Train Strikes Sergeant Gannon

On August 2, 1894, Sergeant Michael Gannon was walking across the Ewing Rail Yard to meet with Officer McHale.  As Sgt. Gannon was crossing the tracks, a Union Pacific train was coming down the tracks.  Officer McHale signalled feverishly to Sgt. Gannon, who didn’t understand the signal.  The train struck Sgt. Gannon and threw him over 60 feet.

Despite the impact, Sgt. Gannon was still alive.  He was taken to his home at 328 South Garrison Avenue.  Doctors knew his internal injuries made survival impossible.  Gannon died a day later from the accident.  Sgt. Gannon had only been a Sergeant for a few months.

old-stl-police-badge

Early St. Louis Police Badge from the Public Domain

When I first read about Sgt. Gannon’s death in The Line of Duty: St. Louis Police Officers Who Made the Ultimate Sacrifice, I suspected suicide because the original edition said his wife died at the same spot 11 years earlier.  However, it was a different Officer Michael Gannon’s wife, who was killed at the spot.

Sgt. Gannon’s wife Catherine was very much alive and now widowed due to the accident.  After settling his estate, Mrs. Gannon expected to receive Sgt. Gannon’s pension, which was normal in line of duty deaths.  However, in October 1894, the St. Louis City Counselor ruled since a train caused his death, Mrs. Gannon was not entitled to his pension.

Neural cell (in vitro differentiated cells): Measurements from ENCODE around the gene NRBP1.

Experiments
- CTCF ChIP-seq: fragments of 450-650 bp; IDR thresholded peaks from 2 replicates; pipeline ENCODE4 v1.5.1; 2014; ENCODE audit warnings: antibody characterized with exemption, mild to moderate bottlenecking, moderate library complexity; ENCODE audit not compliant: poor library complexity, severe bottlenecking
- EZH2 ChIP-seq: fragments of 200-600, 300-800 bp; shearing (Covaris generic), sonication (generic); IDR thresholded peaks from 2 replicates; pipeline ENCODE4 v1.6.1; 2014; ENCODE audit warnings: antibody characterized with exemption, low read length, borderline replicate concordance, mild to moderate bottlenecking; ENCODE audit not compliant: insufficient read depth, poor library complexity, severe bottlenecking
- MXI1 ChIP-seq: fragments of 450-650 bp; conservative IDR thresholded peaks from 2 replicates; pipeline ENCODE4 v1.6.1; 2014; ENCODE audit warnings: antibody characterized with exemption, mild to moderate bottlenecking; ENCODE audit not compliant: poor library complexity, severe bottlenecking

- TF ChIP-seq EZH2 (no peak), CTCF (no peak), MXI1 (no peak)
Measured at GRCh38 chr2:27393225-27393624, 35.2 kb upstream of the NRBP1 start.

The House of Delegates saw the injustice in the ruling and took up a bill to give her $1,000 for relief.  However, the bill didn’t pass.  Hopefully, the Police Relief Fund helped Mrs. Gannon.

Cars, buses, streetcars and trains have proved just as dangerous to police officers as guns and knives.  Mrs. Gannon should not have been discriminated against because her husband was killed by a train instead of a bullet.

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Sources: St. Louis Post-Dispatch, August 3, 1894 edition, p. 5, August 4, 1894 edition, p. 1, August 5, 1894 edition, p. 12, October 18, 1894 edition, p. 1 and December 15, 1894, p. 4.

 

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